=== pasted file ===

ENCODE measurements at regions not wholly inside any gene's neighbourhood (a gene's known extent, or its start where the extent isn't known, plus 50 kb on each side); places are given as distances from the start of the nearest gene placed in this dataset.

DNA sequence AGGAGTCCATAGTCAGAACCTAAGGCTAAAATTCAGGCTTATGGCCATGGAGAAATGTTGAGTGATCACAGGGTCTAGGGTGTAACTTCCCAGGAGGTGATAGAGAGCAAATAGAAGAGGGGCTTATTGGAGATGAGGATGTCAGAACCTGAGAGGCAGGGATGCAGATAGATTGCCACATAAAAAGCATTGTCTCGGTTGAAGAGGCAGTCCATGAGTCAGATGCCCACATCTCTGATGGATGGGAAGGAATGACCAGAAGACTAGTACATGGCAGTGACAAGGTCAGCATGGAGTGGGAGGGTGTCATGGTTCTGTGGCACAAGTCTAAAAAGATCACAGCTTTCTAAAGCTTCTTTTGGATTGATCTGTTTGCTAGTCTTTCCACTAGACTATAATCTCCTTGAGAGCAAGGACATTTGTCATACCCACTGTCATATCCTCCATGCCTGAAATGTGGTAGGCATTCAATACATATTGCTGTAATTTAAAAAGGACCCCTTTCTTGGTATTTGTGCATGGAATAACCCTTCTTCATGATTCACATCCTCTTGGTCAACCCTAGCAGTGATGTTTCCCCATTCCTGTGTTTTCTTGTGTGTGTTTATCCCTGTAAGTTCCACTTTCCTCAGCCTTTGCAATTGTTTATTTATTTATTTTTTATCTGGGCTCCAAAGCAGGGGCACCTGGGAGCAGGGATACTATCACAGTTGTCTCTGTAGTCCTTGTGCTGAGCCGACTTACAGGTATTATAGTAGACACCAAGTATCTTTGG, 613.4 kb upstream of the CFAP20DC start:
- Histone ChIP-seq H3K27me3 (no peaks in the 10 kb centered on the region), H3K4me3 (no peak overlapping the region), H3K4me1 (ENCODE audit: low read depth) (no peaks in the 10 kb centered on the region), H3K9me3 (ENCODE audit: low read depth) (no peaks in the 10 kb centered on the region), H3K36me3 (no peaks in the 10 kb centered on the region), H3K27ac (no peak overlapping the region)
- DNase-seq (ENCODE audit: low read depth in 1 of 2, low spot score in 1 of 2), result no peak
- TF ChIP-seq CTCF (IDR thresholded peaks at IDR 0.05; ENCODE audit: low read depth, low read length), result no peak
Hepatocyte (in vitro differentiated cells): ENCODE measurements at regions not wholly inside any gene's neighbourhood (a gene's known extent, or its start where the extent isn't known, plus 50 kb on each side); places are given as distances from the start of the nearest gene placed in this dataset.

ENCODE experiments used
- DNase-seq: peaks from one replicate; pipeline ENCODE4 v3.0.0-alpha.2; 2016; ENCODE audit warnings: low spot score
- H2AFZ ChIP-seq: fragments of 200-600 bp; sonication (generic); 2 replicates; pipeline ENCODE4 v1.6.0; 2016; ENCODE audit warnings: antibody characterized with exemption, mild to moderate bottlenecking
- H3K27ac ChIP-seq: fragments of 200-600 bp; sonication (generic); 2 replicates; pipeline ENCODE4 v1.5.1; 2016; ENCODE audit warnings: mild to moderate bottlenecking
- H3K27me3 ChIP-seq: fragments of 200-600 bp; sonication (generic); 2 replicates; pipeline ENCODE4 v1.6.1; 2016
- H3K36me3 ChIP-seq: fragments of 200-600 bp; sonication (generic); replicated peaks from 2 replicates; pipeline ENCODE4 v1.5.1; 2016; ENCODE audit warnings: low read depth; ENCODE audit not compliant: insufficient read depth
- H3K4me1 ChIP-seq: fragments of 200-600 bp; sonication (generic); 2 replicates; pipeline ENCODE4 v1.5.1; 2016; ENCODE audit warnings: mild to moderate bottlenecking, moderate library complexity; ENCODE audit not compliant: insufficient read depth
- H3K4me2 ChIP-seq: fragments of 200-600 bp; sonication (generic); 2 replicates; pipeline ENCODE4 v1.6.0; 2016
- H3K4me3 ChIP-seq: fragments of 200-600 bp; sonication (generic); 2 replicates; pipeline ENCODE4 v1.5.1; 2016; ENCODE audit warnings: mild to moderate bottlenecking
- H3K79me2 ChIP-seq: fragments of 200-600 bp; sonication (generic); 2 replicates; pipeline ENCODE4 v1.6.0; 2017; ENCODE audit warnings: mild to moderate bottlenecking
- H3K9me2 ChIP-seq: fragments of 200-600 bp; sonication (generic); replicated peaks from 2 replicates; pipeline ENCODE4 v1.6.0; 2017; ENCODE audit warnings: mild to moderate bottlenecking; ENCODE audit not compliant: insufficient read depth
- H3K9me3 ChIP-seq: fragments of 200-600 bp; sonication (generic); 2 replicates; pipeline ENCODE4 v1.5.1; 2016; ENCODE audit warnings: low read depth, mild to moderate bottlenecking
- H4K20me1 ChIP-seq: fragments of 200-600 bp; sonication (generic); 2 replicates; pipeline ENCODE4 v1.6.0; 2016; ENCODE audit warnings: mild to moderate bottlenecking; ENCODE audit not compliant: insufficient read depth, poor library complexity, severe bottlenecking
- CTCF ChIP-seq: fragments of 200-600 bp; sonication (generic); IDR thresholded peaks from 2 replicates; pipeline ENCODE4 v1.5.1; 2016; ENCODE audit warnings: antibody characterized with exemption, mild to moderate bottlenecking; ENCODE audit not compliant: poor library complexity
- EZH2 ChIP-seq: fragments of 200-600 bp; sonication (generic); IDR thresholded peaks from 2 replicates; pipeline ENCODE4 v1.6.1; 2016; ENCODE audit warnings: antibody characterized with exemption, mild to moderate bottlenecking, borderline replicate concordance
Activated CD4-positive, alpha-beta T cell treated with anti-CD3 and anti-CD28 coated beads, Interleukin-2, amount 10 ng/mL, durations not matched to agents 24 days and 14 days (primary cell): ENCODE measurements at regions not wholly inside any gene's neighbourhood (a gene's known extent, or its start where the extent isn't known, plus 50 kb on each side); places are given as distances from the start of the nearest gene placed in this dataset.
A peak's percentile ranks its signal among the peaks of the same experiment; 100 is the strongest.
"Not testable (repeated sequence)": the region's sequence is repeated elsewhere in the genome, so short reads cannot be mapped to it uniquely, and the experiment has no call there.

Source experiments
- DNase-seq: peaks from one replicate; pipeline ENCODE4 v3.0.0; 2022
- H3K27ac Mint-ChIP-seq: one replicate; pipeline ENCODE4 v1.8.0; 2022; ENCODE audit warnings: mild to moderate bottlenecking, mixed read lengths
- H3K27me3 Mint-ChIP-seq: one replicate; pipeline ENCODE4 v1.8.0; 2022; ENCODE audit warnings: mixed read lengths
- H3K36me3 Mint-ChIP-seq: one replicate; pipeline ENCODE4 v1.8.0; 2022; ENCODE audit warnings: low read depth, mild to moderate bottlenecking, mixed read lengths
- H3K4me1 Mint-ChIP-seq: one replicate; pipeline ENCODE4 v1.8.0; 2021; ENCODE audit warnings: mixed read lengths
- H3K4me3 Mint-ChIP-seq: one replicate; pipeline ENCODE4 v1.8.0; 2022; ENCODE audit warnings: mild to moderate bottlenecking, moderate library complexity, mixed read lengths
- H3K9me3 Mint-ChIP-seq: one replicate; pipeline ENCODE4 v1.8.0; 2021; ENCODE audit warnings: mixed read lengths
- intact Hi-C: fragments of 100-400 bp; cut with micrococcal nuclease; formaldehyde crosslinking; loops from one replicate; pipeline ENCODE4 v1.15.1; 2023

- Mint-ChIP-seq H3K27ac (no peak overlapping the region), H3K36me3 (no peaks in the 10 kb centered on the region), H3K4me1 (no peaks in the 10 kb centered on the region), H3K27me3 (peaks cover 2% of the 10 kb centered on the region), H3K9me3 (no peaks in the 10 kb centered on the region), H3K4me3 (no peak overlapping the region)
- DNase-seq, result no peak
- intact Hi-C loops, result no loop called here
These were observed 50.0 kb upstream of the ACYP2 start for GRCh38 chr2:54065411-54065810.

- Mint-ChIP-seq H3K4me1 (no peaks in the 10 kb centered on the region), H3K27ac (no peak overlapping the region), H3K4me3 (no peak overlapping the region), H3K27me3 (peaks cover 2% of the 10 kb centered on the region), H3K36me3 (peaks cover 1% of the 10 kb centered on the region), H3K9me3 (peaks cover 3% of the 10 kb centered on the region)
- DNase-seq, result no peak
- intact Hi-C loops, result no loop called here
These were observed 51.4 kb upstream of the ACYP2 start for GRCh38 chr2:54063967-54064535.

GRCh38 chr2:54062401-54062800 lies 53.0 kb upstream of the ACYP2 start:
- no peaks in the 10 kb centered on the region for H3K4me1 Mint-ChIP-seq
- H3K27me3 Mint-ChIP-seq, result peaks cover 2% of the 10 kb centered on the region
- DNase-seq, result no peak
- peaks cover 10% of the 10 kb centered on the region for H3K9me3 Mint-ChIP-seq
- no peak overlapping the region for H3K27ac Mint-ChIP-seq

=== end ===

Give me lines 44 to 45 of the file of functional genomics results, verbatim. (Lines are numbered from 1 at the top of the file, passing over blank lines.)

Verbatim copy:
- H3K27me3 Mint-ChIP-seq, result peaks cover 2% of the 10 kb centered on the region
- DNase-seq, result no peak